AngeloDeVal

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Angelo De Val

Here is a fact I bet you didn’t know. Sales of good old fashioned vinyl records generated more money than all free on-demand streaming services combined in 2015, with $422 million in revenue last year based on 17 million copies sold.

 

Ad-based streaming services, such as YouTube, VEVO, Spotify’s free tier, and SoundCloud generated a total of just $385 million in 2015, despite logging play counts in the hundreds of billions.

 

While both platforms were up by 30 percent or more in revenue from 2014 — with free streaming generating 30 percent more and vinyl generating 32 percent more year-over-year — vinyl sales brings in more revenue than free streaming from a much smaller user base.

 

In fact, while the number of plays from free streaming has been skyrocketing, revenue growth is actually dipping. While revenue was up 32 percent in 2014 (on 64 percent more plays), 2015 saw streaming plays double (up 100 percent) over the previous year, yet the revenue growth actually went down to 30 percent.

In other words, even as it grows by leaps and bounds, ad-based streaming just isn’t profitable on a large scale. Paid streaming averages around 10 times more revenue than free streaming, essentially supporting the platform entirely.

RIAA (Trade group that claims to represent the U.S. recording industry) CEO Cary Sherman had ominous things to say following the company’s release of the 2015 numbers:

“The consumption of music is skyrocketing, but revenues for creators have not kept pace. In 2015, fans listened to hundreds of billions of audio and video music streams through on-demand ad-supported digital services like YouTube, but revenues from such services have been meager —  far less than other kinds of music services. And the problem is getting worse.”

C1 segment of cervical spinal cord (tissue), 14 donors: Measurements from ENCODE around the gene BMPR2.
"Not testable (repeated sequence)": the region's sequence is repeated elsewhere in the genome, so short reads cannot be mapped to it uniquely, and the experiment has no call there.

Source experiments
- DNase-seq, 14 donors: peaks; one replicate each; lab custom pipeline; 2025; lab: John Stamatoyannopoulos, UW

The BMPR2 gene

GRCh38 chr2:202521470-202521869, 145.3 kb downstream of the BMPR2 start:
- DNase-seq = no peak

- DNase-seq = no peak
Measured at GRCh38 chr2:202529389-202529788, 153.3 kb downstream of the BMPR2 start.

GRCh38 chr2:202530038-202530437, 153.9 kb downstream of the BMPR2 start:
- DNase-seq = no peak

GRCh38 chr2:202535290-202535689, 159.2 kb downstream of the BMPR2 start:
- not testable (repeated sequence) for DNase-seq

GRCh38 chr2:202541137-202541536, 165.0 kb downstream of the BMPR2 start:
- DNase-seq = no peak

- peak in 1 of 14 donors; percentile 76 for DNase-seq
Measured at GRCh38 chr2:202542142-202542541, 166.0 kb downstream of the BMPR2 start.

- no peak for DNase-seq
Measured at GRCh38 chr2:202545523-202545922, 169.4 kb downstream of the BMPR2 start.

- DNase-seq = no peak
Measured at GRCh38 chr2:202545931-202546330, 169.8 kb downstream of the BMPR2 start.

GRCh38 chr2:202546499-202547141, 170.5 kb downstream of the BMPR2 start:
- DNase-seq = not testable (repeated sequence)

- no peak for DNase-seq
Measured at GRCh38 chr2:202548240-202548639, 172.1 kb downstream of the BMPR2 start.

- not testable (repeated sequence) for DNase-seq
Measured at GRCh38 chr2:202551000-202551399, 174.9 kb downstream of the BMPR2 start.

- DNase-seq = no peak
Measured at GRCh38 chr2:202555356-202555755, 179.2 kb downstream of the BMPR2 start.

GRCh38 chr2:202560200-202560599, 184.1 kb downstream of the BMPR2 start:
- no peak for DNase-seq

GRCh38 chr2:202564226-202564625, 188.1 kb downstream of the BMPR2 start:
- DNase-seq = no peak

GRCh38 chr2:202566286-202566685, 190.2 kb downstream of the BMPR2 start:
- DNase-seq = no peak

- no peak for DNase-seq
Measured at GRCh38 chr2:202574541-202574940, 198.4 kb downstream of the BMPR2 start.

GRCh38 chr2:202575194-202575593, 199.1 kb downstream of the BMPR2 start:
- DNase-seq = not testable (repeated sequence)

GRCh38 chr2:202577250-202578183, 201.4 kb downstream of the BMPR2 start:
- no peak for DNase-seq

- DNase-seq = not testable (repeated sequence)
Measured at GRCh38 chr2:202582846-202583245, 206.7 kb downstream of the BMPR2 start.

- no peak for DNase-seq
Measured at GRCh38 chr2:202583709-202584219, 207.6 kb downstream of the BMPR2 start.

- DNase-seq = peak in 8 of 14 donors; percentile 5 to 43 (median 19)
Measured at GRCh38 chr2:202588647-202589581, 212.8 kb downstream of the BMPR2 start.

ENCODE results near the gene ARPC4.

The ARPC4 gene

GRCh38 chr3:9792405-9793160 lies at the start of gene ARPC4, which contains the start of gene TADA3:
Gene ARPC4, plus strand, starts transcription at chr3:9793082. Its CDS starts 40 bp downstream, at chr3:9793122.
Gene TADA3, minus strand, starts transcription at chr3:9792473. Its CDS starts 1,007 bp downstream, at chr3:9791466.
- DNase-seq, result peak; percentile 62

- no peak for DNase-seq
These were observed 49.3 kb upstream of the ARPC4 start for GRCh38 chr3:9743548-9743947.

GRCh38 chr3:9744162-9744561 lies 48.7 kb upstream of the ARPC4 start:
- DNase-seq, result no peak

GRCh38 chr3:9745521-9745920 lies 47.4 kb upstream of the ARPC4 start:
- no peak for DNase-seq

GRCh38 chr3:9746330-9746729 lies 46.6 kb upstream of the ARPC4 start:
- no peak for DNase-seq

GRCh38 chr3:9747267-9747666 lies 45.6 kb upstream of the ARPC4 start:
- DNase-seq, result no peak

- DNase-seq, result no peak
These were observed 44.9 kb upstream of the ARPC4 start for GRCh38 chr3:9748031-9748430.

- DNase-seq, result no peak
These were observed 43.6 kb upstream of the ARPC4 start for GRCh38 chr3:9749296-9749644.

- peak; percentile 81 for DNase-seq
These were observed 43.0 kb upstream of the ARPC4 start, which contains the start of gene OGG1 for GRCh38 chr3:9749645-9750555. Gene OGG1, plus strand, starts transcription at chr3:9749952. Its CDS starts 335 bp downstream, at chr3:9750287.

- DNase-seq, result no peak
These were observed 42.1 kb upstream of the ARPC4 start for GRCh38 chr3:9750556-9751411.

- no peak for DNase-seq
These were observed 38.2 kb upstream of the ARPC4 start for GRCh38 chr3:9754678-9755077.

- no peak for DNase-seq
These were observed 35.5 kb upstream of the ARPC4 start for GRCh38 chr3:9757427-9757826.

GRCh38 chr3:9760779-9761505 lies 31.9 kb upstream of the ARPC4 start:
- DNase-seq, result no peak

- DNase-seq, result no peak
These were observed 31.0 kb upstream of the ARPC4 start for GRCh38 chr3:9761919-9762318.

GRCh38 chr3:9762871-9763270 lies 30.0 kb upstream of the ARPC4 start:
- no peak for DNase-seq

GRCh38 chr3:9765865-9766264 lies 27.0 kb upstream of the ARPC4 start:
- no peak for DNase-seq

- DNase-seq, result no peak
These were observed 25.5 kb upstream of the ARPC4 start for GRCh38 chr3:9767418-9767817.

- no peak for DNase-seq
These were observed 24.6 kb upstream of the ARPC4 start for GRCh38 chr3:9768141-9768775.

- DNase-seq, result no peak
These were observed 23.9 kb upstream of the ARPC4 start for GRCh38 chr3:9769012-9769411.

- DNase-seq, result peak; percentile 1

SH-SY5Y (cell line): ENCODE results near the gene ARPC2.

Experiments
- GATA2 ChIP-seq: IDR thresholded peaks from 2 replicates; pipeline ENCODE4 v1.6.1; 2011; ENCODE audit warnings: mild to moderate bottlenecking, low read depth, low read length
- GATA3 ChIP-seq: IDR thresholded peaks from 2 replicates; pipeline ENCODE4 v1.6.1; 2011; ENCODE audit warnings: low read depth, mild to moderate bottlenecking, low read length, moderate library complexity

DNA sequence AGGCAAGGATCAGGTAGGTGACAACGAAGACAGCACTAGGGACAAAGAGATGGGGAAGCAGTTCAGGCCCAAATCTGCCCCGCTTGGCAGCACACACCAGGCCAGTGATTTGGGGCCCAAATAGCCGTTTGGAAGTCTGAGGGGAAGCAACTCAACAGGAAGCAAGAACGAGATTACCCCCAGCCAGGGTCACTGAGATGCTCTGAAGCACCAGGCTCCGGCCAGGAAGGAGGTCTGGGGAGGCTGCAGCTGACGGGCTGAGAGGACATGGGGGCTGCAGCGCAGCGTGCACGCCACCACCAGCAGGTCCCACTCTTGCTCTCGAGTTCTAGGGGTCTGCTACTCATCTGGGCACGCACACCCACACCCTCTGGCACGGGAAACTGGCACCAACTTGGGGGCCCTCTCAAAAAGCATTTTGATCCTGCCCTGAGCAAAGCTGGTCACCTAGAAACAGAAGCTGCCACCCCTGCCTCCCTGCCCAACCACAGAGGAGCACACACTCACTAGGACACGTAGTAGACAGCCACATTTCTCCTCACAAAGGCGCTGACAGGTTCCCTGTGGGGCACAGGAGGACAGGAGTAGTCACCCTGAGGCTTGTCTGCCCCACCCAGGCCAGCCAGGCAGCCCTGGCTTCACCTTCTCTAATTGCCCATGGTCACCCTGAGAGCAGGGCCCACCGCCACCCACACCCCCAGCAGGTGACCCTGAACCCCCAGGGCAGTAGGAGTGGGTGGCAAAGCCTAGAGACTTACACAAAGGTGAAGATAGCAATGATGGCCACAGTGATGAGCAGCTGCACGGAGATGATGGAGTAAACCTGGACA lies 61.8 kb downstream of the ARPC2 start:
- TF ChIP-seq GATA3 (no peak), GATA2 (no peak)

She went on to mention the vinyl resurgence, but not to praise it, instead using the LP format as an example of how distorted the digital music industry is when it comes to paying artists.

 

“Need further proof that some fundamental market distortions are at play? Last year, 17 million vinyl albums, a legacy format enjoying a bit of a resurgence, generated more revenues than billions and billions of on-demand free streams.”

Though the rise of vinyl sales does say good things about consumers being willing to pay for music, it also says terrible things about the state of the music industry, which is increasingly fueled by ad-based streaming that looks like an increasingly dodgy long term strategy.

 

Hmmm …. My vinyl collection is in store back in the UK …. May be it’s time to get it shipped over!

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